According to the SumOfUS submission, they provided a list of all 32,762 concerned members of the public. It would have been interesting if the committee had had time and resources to contact all of these 32,726 members of the public to enquire of them exactly what they are concerned about. We suspect that most have no idea and probably don’t even remember (electronically) signing the petition. This is because SumOfUs run many other similar petitions about all sorts of issues but with one common theme, and that is trying to curb the growing power of large companies and corporations. They simply don’t like anything to do with big business.

SumOfUs work out of a virtual office but if you want to post them a letter, then their mailing addresses are in New York and San Francisco.

We were reminded of the power of mass participation as this week the Daily Mail incited its readers to email their local MP to back the Prime Minister’s Brexit deal. The Mail helpfully included the text of a draft letter to which readers only had to add their MP’s email address.

In much the same way, viewers of Hugh Fearnley Whittingstall’s Fish Fight TV programme were encouraged to support his campaign. Over 800,000 people signed up to support a discard ban. We suspect that most don’t even eat fish and certainly most probably don’t even remembering what the Fish Fight campaign was about.

In these days of social media, getting support for a petition is a lot easier than it used to be when a signature was required rather than just pressing the send button on an email as SumOfUs members are encouraged to do so.


Smoking gun: Another Tweet this week suggests a link has been established between sea lice burdens and salmon farms. This is described as a smoking gun.

The link has been revealed in a paper from Norwegian and Canadian researchers looking at data previously collected around the Bergen area in Norway. As with many papers that are now published it is necessary to be a qualified statistician to understand the modelling and statistics used in the study.

What caught our attention in this paper were two graphs that appear without much explanation.

These show the actual lice counts before any statistical analysis is applied. What these graphs show is that that the samples collected over eight years appear as an aggregated distribution which is exactly what might be expected to be found in the wild. These are a few fish with high lice counts but the majority are relatively free of lice.  Just because a few fish have high lice counts does not mean they are representative of the whole population.

Perhaps not so much a smoking gun, rather a damp squib.

The paper can be found at


Wake up: In response to an article reporting that scientists in Canada have pronounced half of the country’s Chinook salmon stocks are now endangered, another Tweet calls on politicians in Scotland to wake up to the fact that the same problem exists In Argyll, Lochaber and Sutherland because wild salmon have to run the gauntlet of salmon farms. Seemingly some rivers are now empty of fish.

According to CHEK news, half of the 16 Chinook salmon populations studied are now endangered. Only one stock was considered stable. It is thought that the problem for these fish occurs out at sea rather than during their freshwater stage. Some believe that the growing number of seals and sea lions are behind the declines, whilst others think it has more to do with warming and acidification of the sea, which is affecting the food chain that is the problem. Whichever, the lead scientist of the study says it is a complex story.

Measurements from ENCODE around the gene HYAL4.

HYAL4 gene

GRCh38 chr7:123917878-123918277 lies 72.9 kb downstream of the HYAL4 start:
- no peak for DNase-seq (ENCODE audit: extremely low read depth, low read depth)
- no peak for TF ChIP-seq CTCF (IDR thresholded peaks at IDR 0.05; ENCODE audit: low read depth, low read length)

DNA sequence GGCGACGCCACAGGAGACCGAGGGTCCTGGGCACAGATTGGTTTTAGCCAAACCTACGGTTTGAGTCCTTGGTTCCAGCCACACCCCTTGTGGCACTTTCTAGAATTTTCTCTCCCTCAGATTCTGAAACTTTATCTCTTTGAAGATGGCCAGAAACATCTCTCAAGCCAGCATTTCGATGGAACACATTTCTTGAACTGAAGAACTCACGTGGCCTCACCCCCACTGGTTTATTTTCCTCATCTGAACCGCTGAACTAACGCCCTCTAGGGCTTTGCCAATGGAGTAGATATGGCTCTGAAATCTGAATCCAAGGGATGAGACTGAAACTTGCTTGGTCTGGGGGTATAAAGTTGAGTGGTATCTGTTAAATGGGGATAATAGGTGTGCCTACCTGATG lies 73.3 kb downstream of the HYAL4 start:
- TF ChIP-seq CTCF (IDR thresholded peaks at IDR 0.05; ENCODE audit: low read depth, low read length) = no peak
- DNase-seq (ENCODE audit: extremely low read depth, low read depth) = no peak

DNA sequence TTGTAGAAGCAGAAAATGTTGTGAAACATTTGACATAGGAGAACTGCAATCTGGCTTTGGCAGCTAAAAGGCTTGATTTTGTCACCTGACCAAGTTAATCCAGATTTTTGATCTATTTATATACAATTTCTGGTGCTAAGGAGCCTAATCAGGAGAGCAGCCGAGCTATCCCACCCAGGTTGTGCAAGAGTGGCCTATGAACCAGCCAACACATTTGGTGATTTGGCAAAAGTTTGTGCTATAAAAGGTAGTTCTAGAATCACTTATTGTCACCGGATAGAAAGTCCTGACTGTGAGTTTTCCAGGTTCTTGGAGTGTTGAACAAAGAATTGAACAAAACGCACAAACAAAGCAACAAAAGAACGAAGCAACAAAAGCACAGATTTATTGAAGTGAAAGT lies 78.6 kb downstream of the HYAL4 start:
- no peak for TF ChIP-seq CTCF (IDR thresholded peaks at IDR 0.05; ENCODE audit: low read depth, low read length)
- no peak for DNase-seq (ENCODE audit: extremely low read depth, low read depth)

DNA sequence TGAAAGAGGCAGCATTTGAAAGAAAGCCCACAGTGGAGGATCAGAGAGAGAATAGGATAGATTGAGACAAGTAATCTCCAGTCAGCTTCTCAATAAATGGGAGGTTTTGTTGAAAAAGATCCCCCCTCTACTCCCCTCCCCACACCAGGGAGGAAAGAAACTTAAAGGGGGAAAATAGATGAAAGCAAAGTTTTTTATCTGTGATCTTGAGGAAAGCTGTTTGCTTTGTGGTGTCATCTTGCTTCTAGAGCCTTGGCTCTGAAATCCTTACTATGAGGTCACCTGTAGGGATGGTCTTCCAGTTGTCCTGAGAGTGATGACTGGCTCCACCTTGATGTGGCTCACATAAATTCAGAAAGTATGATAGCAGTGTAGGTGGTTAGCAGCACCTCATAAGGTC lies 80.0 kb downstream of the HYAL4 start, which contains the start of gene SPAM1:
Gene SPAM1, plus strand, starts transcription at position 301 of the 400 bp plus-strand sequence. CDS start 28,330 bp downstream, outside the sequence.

What is surprising is that in this report and others with the same story, there is no mention of salmon farming as a possible cause of the declines. There have been so many reports about the impact of salmon farming on wild salmon in Canada that it would have ben assumed that salmon farming was cited as a primary cause of the loss of these fish, but apparently not.

This doesn’t stop those advocating more stringent controls on salmon farming in Scotland linking this story to salmon farming in Scotland. We will repeat the comment we have made previously. If wild salmon are so threatened within the West Coast Aquaculture Zone, why have a third of rivers and fishery districts in the zone been classified as Grade 1. This means that they can be fully exploited by anglers. Surely, if stocks are so threatened, the first step must be to stop killing these wild salmon for sport?


Congratulations: We would like to congratulate Professor Eric Verspoor and his team from the Rivers & Lochs Institute of the University of Highland s& Islands for their discovery of a new type of brown trout discovered living deep in the waters of Loch Laidon in Perthshire.

According to BBC News, the fish has lighter coloured skin and bigger eyes and mouth than the more usual common form of the fish. The study actually found four genetically, ecologically and visually distinct species living in the loch, of which the deep-water living fish was previously unknown.

The BBC say that the research by Professor Verspoor and Dr Mark Coulson and co-workers is published in the journal Freshwater Biology.

This discovery clearly demonstrates Professor Verspoor’s ability as a fish geneticist which is why we still remain puzzled as why he was chosen by the Scottish Association of Marine Science as the expert to write the part of their report for the ECCLR Committee on sea lice and salmon farming.


End of an era: The Scotsman reports that the last netting station in Scotland has closed down due to a lack of fish. The fishery on the North Esk used to catch about 1,700 fish a year, most of which were sent to customers in London. The local Salmon Fishery Board is now to buy the rights to ensure that it never reopens, although the likelihood of that ever happening is extremely small.

Wild fish numbers returning to east coast rivers such as the North Esk have fallen dramatically, just as they have previously on the west coast. There is clearly a major problem for all wild salmon stocks. As we previously discussed, even Pacific Chinook salmon are experiencing problems.

There are a variety of studies underway to try to pin down what is happening to wild salmon, but we would say that as clearly there is a problem, is it not time that the angling sector also stepped up to the plate and stopped killing any wild salmon caught. Otherwise it might not be just netting that is seeing the end of an era.